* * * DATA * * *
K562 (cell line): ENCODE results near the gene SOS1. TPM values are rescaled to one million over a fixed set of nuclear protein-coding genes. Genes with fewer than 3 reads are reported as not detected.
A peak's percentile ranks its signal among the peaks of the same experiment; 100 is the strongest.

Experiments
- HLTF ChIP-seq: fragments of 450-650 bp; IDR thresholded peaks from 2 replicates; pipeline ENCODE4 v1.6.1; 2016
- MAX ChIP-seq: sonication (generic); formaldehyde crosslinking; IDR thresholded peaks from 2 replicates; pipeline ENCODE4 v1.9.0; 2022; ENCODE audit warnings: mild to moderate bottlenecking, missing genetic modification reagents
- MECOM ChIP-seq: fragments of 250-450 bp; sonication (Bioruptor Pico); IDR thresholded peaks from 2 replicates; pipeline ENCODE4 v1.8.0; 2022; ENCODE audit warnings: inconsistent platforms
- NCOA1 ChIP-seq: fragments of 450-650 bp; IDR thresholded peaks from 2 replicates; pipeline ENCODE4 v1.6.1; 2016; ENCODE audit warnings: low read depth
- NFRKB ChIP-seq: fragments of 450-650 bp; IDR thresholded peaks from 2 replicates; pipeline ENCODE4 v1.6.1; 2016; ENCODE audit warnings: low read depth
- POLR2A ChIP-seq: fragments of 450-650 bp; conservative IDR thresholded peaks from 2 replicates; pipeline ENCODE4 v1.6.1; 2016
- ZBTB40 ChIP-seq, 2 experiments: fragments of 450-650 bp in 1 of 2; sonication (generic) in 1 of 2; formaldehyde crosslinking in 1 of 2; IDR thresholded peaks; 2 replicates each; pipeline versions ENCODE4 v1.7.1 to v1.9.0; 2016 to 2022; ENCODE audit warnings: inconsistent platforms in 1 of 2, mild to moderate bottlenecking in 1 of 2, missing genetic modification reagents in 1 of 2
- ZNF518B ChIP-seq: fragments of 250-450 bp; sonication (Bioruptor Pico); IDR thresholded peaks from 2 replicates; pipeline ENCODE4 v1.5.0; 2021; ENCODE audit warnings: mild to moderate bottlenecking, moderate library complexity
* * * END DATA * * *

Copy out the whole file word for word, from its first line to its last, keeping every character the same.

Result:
K562 (cell line): ENCODE results near the gene SOS1. TPM values are rescaled to one million over a fixed set of nuclear protein-coding genes. Genes with fewer than 3 reads are reported as not detected.
A peak's percentile ranks its signal among the peaks of the same experiment; 100 is the strongest.

Experiments
- HLTF ChIP-seq: fragments of 450-650 bp; IDR thresholded peaks from 2 replicates; pipeline ENCODE4 v1.6.1; 2016
- MAX ChIP-seq: sonication (generic); formaldehyde crosslinking; IDR thresholded peaks from 2 replicates; pipeline ENCODE4 v1.9.0; 2022; ENCODE audit warnings: mild to moderate bottlenecking, missing genetic modification reagents
- MECOM ChIP-seq: fragments of 250-450 bp; sonication (Bioruptor Pico); IDR thresholded peaks from 2 replicates; pipeline ENCODE4 v1.8.0; 2022; ENCODE audit warnings: inconsistent platforms
- NCOA1 ChIP-seq: fragments of 450-650 bp; IDR thresholded peaks from 2 replicates; pipeline ENCODE4 v1.6.1; 2016; ENCODE audit warnings: low read depth
- NFRKB ChIP-seq: fragments of 450-650 bp; IDR thresholded peaks from 2 replicates; pipeline ENCODE4 v1.6.1; 2016; ENCODE audit warnings: low read depth
- POLR2A ChIP-seq: fragments of 450-650 bp; conservative IDR thresholded peaks from 2 replicates; pipeline ENCODE4 v1.6.1; 2016
- ZBTB40 ChIP-seq, 2 experiments: fragments of 450-650 bp in 1 of 2; sonication (generic) in 1 of 2; formaldehyde crosslinking in 1 of 2; IDR thresholded peaks; 2 replicates each; pipeline versions ENCODE4 v1.7.1 to v1.9.0; 2016 to 2022; ENCODE audit warnings: inconsistent platforms in 1 of 2, mild to moderate bottlenecking in 1 of 2, missing genetic modification reagents in 1 of 2
- ZNF518B ChIP-seq: fragments of 250-450 bp; sonication (Bioruptor Pico); IDR thresholded peaks from 2 replicates; pipeline ENCODE4 v1.5.0; 2021; ENCODE audit warnings: mild to moderate bottlenecking, moderate library complexity